Engine Cooler for an old trooper - Page 2 - Fiberglass RV


Reply
 
Thread Tools Search this Thread Display Modes
 
Old 05-17-2013, 03:59 PM   #15
Member
 
Name: Lisa
Trailer: 1978 Scamp 13'
Oregon
Posts: 38
Quote:
Originally Posted by Donna D. View Post
Even I have done both, so I know it's not hard, truly.
I have the mechanics manual and some handy people I can ask for help from around here so I'm going to try to do it myself before we get back on the road. Thanks for the encouragement!
__________________

__________________
Lisallison is offline   Reply With Quote
Old 05-17-2013, 05:16 PM   #16
Senior Member
 
Jon Vermilye's Avatar
 
Name: Jon
Trailer: 2017 Escape 21
Oswego, NY
Posts: 1,407
Registry
A friend had a Trooper & rigged a sprayer for the radiator. Might not help in your case, but for climbing Colorado jeep trails in low, low it did the trick. Of course that might also have had something to do with the fact that it was at 11,000' +.
__________________

Jon Vermilye is offline   Reply With Quote
Old 05-17-2013, 05:33 PM   #17
Senior Member
 
Bob Miller's Avatar
 
Name: Bob
Trailer: 1973 Hunter Compact II
California
Posts: 7,912
Go to a local auto supply store (AutoZone, if there is one up there) and borrow a "Block Tester" from them. You put it on top of your radiator and put a special detector chemical in the device. If there are any damaged head gasket(s) or head cracks it will detect any exhaust gas getting in the coolent, telling you if you have a head gasket problem. BTW: Also do a compression check and look for any cylinder more than about 25% lower than the others.
__________________
Bob Miller is offline   Reply With Quote
Old 05-18-2013, 07:32 PM   #18
Member
 
Name: Lisa
Trailer: 1978 Scamp 13'
Oregon
Posts: 38
Quote:
Originally Posted by Bob Miller View Post
Go to a local auto supply store (AutoZone, if there is one up there) and borrow a "Block Tester" from them. You put it on top of your radiator and put a special detector chemical in the device. If there are any damaged head gasket(s) or head cracks it will detect any exhaust gas getting in the coolent, telling you if you have a head gasket problem. BTW: Also do a compression check and look for any cylinder more than about 25% lower than the others.
I will try to get. The block tester. I've never heard of that so I definitely haven't done it. I got a compression test in February and i don't remember the numbers but it was good. Not like new but great for a car with 260 k.
__________________
Lisallison is offline   Reply With Quote
Old 05-18-2013, 07:37 PM   #19
Member
 
Name: Lisa
Trailer: 1978 Scamp 13'
Oregon
Posts: 38
Quote:
Originally Posted by Jon Vermilye View Post
A friend had a Trooper & rigged a sprayer for the radiator. Might not help in your case, but for climbing Colorado jeep trails in low, low it did the trick. Of course that might also have had something to do with the fact that it was at 11,000' +.
A sprayer? What type of sprayer? I have been and will again at the end of the summer be driving through some big mountain ranges in Alaska so if it helps at high altitudes that would be great! I also read something somewhere online about a guy using styrofoam insulation stuff to help funnel the air more directly into the radiator. That sounded like it might help too?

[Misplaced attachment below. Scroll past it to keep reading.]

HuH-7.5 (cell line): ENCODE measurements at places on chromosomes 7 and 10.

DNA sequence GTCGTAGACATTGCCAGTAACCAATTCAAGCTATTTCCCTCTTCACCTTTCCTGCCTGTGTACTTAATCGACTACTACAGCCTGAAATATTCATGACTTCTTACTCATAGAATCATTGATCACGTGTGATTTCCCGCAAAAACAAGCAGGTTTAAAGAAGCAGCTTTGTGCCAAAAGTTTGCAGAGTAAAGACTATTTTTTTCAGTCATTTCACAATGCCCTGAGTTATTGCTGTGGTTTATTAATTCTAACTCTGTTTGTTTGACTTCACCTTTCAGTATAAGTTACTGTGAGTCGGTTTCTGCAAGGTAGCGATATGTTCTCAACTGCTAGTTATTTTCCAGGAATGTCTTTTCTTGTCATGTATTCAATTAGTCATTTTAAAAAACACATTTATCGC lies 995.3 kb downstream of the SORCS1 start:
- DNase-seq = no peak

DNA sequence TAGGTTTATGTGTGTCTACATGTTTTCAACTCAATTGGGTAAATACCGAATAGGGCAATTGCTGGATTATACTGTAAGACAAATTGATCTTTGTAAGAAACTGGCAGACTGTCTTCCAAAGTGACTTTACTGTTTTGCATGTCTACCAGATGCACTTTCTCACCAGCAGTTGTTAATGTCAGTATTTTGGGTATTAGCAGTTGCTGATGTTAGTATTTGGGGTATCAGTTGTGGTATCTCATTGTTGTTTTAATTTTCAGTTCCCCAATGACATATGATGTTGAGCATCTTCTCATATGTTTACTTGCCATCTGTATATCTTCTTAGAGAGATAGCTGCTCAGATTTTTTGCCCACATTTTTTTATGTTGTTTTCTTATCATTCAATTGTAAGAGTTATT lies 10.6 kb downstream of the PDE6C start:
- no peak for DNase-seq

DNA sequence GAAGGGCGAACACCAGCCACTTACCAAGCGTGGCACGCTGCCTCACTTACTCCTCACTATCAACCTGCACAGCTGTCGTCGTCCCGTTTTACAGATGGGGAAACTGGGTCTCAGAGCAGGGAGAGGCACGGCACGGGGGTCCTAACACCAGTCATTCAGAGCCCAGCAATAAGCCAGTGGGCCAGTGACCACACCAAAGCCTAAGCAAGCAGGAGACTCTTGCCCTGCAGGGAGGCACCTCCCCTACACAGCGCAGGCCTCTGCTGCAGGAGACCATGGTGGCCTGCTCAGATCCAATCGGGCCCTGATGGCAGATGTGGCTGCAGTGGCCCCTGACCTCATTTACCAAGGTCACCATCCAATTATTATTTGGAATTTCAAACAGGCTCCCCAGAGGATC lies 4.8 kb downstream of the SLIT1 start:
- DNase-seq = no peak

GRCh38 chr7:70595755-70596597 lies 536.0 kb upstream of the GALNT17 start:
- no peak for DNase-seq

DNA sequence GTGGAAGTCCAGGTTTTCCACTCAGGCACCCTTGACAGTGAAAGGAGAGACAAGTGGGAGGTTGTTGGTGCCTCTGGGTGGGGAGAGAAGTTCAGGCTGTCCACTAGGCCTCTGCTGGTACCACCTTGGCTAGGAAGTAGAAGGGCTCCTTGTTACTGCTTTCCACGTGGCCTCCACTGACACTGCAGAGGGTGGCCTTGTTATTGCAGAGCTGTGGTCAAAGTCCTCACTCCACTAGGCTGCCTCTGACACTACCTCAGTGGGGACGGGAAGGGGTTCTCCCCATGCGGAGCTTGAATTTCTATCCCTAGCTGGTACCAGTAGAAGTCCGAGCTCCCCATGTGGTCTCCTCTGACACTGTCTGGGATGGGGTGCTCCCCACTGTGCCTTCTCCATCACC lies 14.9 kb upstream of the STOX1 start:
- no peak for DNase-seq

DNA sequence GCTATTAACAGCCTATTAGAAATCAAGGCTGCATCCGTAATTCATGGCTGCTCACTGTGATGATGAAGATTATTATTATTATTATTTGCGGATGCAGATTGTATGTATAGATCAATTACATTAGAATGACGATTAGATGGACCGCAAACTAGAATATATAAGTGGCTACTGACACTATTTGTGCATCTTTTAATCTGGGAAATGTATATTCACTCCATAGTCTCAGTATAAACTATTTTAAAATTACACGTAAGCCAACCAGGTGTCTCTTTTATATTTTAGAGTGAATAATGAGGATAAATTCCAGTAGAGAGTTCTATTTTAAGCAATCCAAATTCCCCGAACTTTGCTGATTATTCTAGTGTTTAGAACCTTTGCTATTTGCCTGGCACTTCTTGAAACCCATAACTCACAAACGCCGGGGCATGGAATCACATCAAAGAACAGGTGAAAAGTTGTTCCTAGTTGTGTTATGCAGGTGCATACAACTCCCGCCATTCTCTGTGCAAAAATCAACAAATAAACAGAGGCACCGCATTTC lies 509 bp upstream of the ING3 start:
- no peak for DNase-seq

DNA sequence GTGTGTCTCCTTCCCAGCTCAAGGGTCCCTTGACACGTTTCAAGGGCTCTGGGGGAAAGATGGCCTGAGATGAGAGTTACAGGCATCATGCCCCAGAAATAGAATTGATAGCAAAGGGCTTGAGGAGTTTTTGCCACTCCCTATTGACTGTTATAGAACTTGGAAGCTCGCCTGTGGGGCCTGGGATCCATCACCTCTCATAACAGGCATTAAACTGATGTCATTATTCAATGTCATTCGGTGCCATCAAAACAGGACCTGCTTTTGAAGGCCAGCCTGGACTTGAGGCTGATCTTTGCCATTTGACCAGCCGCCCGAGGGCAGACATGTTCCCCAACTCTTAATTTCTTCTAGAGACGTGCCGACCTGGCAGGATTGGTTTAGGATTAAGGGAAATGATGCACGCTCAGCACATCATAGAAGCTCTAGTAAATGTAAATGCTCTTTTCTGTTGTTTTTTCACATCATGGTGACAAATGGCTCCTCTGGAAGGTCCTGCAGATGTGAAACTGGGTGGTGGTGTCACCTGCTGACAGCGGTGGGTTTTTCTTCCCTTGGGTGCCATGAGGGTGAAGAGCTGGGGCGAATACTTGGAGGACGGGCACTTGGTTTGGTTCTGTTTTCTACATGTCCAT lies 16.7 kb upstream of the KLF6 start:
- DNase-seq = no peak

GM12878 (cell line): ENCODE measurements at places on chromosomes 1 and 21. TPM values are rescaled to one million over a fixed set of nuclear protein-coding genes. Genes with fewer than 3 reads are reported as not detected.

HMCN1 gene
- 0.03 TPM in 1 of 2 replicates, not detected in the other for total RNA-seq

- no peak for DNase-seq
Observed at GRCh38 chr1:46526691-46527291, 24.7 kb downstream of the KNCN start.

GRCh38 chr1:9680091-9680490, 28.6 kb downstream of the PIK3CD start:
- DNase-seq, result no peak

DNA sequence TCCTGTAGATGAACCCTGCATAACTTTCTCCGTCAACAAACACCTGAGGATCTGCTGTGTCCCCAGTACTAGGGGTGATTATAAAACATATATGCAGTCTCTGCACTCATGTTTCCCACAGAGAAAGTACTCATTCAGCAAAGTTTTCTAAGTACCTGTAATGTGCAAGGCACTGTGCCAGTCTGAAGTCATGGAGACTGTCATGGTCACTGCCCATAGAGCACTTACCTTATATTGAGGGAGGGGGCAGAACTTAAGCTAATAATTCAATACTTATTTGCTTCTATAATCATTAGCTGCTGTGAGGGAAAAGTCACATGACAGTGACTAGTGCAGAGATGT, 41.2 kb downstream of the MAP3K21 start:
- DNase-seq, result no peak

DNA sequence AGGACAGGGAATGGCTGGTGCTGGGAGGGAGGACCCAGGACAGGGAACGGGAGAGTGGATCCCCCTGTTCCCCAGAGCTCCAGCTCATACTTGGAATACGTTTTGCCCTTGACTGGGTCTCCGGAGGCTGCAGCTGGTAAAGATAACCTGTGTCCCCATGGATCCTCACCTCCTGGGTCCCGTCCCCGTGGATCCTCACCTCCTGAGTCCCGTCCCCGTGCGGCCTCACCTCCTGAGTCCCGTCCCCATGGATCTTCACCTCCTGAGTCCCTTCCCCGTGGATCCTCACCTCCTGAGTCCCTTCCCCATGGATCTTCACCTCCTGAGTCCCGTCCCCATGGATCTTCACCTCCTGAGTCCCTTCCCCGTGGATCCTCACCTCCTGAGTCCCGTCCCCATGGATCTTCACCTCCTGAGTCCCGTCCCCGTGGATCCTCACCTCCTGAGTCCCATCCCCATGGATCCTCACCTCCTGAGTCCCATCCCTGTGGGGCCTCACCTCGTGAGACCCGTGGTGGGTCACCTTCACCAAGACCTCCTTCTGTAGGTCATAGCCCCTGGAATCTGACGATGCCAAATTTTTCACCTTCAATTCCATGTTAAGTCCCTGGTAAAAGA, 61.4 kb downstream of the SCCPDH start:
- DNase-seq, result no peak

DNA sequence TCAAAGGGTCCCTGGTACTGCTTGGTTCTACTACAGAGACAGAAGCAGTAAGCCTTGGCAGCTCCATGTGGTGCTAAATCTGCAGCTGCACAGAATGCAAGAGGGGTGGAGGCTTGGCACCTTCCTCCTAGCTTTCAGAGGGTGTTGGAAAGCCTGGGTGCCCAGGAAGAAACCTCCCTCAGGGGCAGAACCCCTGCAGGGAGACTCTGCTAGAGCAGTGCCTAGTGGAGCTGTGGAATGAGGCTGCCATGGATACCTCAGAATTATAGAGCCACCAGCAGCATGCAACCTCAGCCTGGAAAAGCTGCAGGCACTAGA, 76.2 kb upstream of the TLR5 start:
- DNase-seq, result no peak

__________________
Lisallison is offline   Reply With Quote
Old 05-18-2013, 10:49 PM   #20
Senior Member
 
floyd's Avatar
 
Name: Floyd
Trailer: 2004 13 ft Scamp Custom Deluxe
IllAnnoy
Posts: 6,049
Registry
if the temp guage suddenly climbed with no other symptoms, be sure the sending unit isn't bad or the wire to it getting an intermittant ground.
__________________
floyd is offline   Reply With Quote
Old 05-19-2013, 12:47 AM   #21
Senior Member
 
Byron Kinnaman's Avatar
 
Name: Byron
Trailer: 2006 Scamp 13' towed with a 2005 Dodge Dakota 4.7l Magnum W/full tow package (over kill)
Oregon
Posts: 6,309
Registry
Do that have an electric fan or fan clutch?
I had some radiator work done on car I once had. They neglected to plug the fan back in. I discover it going over a mountain pass here in Oregon.
__________________
Byron & Anne enjoying the everyday Saturday thing.
Byron Kinnaman is offline   Reply With Quote
Old 05-19-2013, 08:20 AM   #22
Senior Member
 
Bob Miller's Avatar
 
Name: Bob
Trailer: 1973 Hunter Compact II
California
Posts: 7,912
Google "Radiator Water Sprayers" for a bunch of hits and ideas: Here's the link
radiator water sprayer - Google Search

But that is more of a Band-Aid for an underlaying problem and isn't something usually needed for driving anywhere north of the 39th parallel, much less in Alaska.

Even in 2013 the Alaska hiway is littered(?) with RV's and vehicles that didn't make it and/or owners who couldn't afford emergency repairs along the way. It's not what it was on my first trip up in 1968, but it's not the I-5 either.
__________________
Bob Miller is offline   Reply With Quote
Old 05-19-2013, 10:09 AM   #23
Member
 
Name: Ron
Trailer: 2004 trillium outback
Alaska
Posts: 31
Registry
I noticed that you said the temp jumped once. Have you thought of the sensor just being erratic or off? Or are there signs of actual overheating that would rule that out.
__________________
Ak Ron is offline   Reply With Quote
Old 05-20-2013, 03:13 PM   #24
Member
 
John Campbell's Avatar
 
Trailer: Scamp 13 ft 1990
NW Wyoming
Posts: 33
I regularly tow my 13' Scamp up long and steep upgrades in hot weather with a 4 cylinder '91 Trooper. I did initially have to watch my temperature gauge carefully, but usually managed to get up 8 miles of 10% grade without having to pull over. It always made me nervous. I replaced my radiator after it developed a major leak. Now I have no problem at all. While I continue to watch my gauge as a precaution, it never approaches anything I would think of as the worry stage. I would recommend replacing the radiator if you can afford it and not worry about temporary fixes.

The new radiator certainly doesn't get me out of 1st and 2nd gear for the climb, but I no longer worry how far it is to the next safe pullout.
__________________
John Campbell is offline   Reply With Quote
Old 05-20-2013, 05:11 PM   #25
Senior Member
 
Name: Steve
Trailer: Scamp 13
California
Posts: 1,418
I would also have your fan checked. If electrical control the sensors for the fan could be bad. If mechanical check to see if you have a clutch fan. This type has a thermal control built in the hub to lock the fan on when it see heat if cool it free spins saving gas. Failure of this fan attachment will cause heating issues. With the motor cold remove the radiator cap. stick a candy thermometer in the coolant and start the engine as the motor warms up check the coolant temperature reading on the thermometer against the guage on the dash and see if they are close. will also be able to detect when the thermosata opens up and at what temperature.